How to Be as Terrific as Your Dog Thinks You Are


by Mort Crim

Golum was full grown and well-trained when he came into our lives. The college student, who first found this Doberman as a puppy wandering along a road, had done a fine job of guiding him to maturity as a true gentleman.

            He’d also taught him several charming tricks. Golum shook hands with either paw upon verbal command. He knew his left from his right. But to me, his most endearing performance was when he would sit as still as a statue after a dog biscuit had been placed on his nose.

            Golum would balance the biscuit, without wincing a single one of his powerful muscles, until permission was given to move. As soon as I said, “Okay, Golum,” he’d flip the biscuit into the air and catch it in his mouth.

            He never seemed to tire of this routine, and we never tired of initiating it to show friends how clever Golum was.

            Young dogs learn easily. With understanding and patience, they can be taught remarkable and sophisticated skills, far beyond the more common feats of heel, sit, lie and roll over. We’re all familiar with the incredible way guide dogs become eyes for their blind masters. Recently dogs also have shown an amazing talent as ears for the hearing impaired.

            Of course, for centuries dogs have been trained to pull sleds in Alaska, herd sheep and cattle, rescue hunters trapped on mountains and guard both people and property. The reason dogs are able to accomplish all of these missions is because they’re teachable. And contrary to the popular myth, most dogs never totally lose this capacity. You really can teach an old dog new tricks.

            To be as terrific as our dog thinks we are, we, too, must remain teachable. Always. As long as we live. We have to rid ourselves of this notion that learning happens in school and once we’re through with that, we’re through. Graduation ceremonies are called commencements precisely because they represent a commencing—a beginning —not a conclusion. They may mark the end of school, but they should represent the start of education.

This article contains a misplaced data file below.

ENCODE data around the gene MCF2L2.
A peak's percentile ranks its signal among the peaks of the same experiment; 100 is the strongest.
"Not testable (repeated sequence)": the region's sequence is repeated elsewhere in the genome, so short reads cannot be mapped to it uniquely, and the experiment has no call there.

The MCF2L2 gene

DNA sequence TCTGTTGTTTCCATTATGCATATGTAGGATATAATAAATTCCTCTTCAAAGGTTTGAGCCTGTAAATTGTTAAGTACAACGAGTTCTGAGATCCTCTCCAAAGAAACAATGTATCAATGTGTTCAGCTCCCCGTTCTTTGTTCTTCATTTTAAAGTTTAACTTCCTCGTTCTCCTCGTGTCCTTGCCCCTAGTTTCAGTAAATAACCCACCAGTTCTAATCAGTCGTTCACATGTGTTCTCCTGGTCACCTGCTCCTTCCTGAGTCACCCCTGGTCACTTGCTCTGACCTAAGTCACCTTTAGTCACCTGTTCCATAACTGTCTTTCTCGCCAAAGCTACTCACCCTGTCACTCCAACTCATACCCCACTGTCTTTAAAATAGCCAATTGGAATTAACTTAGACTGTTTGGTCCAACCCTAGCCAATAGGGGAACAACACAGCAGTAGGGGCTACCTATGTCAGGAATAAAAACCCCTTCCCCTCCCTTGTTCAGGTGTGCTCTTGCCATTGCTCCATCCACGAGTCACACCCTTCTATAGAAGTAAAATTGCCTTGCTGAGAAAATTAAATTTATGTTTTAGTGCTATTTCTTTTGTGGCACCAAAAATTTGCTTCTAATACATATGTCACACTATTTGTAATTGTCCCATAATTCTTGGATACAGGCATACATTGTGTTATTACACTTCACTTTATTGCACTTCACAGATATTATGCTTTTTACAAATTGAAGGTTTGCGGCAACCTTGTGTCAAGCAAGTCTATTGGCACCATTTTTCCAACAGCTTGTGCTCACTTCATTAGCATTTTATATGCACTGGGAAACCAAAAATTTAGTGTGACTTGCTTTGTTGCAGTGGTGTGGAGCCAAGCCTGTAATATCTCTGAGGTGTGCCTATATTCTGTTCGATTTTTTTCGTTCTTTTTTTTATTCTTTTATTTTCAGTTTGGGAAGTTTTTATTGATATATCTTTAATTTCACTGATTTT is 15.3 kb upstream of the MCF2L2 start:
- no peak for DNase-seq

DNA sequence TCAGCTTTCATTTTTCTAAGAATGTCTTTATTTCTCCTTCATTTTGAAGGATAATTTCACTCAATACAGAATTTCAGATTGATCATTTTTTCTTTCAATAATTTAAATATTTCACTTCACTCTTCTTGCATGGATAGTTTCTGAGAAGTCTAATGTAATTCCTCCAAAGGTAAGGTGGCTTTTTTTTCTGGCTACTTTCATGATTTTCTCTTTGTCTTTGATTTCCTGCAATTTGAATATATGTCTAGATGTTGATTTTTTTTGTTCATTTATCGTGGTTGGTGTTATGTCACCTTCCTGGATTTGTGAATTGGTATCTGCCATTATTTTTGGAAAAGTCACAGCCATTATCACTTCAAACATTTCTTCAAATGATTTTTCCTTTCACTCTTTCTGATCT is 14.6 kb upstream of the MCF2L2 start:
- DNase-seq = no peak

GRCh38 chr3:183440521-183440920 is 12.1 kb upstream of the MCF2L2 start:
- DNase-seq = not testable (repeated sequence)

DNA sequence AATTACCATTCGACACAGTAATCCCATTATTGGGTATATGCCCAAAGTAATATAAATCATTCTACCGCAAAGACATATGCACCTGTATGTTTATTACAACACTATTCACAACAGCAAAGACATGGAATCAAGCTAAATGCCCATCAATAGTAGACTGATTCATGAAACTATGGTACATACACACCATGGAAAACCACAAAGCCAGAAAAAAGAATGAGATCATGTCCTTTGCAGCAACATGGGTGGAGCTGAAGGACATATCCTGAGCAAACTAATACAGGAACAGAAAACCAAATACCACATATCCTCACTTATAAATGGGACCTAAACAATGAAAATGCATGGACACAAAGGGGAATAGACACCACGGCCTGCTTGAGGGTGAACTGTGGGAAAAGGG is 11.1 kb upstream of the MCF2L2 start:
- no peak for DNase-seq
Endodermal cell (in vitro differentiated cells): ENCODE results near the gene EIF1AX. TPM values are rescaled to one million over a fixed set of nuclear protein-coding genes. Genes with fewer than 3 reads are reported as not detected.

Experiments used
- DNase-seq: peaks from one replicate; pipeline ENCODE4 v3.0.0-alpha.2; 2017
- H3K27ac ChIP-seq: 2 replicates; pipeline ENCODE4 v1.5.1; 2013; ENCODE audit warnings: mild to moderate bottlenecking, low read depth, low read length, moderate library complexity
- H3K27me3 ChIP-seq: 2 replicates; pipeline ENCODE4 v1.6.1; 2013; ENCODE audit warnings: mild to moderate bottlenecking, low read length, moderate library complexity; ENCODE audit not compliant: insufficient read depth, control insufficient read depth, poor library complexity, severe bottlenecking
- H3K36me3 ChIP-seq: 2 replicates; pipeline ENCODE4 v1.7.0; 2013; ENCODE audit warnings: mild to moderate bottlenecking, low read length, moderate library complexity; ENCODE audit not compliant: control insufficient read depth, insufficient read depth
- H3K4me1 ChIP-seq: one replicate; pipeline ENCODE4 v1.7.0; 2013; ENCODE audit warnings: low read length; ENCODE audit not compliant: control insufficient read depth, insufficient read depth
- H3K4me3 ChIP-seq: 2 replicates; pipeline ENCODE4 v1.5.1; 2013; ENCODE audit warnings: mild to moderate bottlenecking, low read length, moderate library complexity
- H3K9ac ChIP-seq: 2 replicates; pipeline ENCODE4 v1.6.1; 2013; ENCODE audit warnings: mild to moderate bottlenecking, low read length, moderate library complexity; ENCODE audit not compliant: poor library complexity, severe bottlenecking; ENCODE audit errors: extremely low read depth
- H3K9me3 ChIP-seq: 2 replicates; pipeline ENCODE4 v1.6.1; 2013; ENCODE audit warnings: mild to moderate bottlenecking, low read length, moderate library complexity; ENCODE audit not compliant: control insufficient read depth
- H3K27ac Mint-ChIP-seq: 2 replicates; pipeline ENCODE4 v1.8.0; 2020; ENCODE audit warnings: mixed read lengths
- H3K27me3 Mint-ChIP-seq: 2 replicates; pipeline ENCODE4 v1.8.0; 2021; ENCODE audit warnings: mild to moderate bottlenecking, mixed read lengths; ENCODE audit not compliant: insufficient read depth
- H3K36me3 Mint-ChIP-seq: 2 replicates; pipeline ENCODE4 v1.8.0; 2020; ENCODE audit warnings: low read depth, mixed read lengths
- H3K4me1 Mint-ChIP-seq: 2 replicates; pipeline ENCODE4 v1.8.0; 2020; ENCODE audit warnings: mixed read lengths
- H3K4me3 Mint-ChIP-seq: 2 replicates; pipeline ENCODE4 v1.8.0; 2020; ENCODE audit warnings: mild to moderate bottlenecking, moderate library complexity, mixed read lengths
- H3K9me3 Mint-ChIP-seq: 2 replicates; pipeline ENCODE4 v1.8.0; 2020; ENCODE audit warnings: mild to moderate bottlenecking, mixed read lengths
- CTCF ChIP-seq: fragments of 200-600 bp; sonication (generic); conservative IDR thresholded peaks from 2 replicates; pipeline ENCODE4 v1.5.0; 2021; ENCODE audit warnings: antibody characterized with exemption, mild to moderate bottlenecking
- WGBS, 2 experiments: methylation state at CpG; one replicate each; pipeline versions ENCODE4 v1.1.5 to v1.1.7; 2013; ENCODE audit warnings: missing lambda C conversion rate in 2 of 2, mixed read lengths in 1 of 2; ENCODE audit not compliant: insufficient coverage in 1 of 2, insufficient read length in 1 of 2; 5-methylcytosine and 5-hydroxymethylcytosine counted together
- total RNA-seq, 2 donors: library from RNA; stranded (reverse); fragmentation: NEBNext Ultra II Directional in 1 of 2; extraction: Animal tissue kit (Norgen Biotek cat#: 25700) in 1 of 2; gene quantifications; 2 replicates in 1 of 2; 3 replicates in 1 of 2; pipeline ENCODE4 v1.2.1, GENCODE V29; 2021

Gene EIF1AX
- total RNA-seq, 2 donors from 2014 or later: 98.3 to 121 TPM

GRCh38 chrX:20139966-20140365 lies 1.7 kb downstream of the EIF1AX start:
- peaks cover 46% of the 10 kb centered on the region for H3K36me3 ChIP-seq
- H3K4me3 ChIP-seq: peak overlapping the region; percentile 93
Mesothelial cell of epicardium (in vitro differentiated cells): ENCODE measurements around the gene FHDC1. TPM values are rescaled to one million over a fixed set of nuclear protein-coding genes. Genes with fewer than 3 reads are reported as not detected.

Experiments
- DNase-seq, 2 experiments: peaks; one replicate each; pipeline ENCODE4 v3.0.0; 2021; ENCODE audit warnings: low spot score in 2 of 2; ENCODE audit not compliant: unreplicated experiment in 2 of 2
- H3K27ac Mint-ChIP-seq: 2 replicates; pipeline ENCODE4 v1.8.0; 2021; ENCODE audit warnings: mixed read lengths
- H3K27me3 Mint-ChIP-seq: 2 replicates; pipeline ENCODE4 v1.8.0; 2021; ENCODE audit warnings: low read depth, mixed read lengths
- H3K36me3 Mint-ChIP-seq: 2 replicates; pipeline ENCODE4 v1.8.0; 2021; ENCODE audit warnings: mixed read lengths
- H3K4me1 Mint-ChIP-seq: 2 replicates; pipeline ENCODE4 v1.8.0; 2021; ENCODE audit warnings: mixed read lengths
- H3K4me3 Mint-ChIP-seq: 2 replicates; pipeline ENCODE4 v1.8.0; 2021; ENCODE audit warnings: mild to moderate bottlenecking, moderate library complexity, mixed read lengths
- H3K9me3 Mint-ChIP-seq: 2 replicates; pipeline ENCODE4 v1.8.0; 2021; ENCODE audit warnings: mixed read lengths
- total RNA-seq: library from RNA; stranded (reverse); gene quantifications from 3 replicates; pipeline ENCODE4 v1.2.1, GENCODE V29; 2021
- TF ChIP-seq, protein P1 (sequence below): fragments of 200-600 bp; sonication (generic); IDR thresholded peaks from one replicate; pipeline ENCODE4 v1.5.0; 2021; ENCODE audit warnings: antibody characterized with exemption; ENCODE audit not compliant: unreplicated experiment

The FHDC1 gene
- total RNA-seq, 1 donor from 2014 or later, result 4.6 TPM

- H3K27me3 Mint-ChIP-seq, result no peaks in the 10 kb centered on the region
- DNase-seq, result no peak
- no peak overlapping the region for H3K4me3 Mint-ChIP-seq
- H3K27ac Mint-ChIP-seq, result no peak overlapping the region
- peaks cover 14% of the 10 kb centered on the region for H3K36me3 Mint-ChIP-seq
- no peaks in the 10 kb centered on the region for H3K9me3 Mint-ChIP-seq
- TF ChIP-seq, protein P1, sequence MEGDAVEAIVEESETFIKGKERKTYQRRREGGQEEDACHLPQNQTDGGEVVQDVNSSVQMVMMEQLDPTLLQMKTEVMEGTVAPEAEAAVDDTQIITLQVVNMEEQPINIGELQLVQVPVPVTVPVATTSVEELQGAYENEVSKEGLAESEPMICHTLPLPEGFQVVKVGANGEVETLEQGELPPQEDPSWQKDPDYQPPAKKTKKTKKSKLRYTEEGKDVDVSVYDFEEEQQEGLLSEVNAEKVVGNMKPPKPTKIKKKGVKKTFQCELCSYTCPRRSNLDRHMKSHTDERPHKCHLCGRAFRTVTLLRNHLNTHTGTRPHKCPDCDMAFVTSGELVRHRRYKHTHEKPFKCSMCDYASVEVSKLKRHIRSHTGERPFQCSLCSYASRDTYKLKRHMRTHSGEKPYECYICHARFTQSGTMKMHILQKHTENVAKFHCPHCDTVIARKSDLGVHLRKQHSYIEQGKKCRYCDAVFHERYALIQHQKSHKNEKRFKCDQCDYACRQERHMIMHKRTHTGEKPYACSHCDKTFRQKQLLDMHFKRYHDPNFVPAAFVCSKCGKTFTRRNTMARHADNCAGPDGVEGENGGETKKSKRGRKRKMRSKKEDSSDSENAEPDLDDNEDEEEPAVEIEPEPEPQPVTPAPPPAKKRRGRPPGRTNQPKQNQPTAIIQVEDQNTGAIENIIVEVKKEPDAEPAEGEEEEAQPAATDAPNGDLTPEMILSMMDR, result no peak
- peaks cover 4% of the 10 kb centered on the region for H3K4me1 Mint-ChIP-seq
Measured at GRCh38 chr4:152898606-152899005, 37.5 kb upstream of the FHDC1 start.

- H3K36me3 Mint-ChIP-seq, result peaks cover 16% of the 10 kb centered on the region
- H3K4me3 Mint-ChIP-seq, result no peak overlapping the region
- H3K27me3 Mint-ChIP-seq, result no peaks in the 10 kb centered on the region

School doesn’t teach us what we need to know to deal with life so much as it teaches us how to learn what we need to know. And the learning process should never stop.

            When he was well along in years, Albert Einstein found himself seated next to a young college student at a dinner party. The student failed to recognize the great scientist and to make conversation, he asked, “What would you say is your profession?”

            Einstein replied, “I devote myself to the study of physics.”

            To which the student replied, “You mean you’re still studying physics at your age? I finished that last semester!”

            Unlike that naive student, Einstein, one of the greatest minds of the twentieth century, understood that one can never know everything about anything—that even a brilliant scientist has to continually study and learn.

            It is the workers who remain teachable that are surviving and even thriving in today’s rapidly changing job environment. The breathtaking rate at which technology and downsizing are changing the workplace has created a new axiom in the marketplace: Only the flexible survive. Those who can’t or won’t remain pliable—teachable—are destined to be broken by today’s economic forces.

            This principle is quite apparent in the world of physics. As a news reporter, I’ve covered more than one story where an infant was the only survivor of a car wreck or a plane crash. I recall one incredible account of a toddler falling from a five-story window and surviving with only a few cuts and bruises.

            Why? Because babies don’t tighten up. Their bodies don’t become rigid in the face of challenge. Because they remain flexible, they’re often able to survive an impact that would be fatal to a tensed-up adult.